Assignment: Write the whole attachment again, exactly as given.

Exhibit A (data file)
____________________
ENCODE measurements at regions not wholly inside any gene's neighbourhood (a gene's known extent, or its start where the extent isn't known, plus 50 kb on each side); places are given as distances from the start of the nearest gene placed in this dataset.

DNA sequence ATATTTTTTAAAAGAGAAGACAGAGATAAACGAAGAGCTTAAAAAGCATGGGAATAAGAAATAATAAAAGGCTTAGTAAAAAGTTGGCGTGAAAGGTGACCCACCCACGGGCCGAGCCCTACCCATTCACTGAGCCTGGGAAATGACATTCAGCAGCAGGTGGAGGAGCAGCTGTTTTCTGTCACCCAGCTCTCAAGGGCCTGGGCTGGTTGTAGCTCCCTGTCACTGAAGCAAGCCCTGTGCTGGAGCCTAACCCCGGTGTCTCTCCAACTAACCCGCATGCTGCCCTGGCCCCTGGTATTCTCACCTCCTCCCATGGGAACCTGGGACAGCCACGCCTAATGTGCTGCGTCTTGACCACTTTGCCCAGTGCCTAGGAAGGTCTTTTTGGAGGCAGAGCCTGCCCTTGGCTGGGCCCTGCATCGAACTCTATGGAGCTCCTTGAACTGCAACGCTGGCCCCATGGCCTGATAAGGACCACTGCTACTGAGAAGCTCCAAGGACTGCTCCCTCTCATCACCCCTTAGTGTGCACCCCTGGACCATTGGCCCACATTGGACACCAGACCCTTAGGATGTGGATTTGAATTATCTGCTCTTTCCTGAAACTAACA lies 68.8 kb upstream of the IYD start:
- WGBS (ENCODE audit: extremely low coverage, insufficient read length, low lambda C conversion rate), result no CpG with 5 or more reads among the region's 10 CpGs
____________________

ENCODE measurements at regions not wholly inside any gene's neighbourhood (a gene's known extent, or its start where the extent isn't known, plus 50 kb on each side); places are given as distances from the start of the nearest gene placed in this dataset.

DNA sequence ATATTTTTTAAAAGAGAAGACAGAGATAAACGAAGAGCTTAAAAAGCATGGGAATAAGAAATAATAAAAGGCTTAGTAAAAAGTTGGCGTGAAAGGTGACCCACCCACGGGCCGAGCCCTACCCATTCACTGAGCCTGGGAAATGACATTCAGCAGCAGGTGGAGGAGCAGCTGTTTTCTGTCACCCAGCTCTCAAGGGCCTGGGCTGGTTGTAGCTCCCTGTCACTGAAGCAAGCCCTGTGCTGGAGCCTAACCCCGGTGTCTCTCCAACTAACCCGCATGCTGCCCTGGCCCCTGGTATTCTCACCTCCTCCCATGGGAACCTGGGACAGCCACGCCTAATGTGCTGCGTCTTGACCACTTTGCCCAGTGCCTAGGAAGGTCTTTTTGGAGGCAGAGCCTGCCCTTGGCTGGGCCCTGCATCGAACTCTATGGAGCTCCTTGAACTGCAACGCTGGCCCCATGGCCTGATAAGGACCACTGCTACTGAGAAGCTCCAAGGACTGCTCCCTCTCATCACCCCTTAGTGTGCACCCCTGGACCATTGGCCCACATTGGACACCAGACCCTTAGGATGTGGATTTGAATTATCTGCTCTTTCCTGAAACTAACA lies 68.8 kb upstream of the IYD start:
- WGBS (ENCODE audit: extremely low coverage, insufficient read length, low lambda C conversion rate), result no CpG with 5 or more reads among the region's 10 CpGs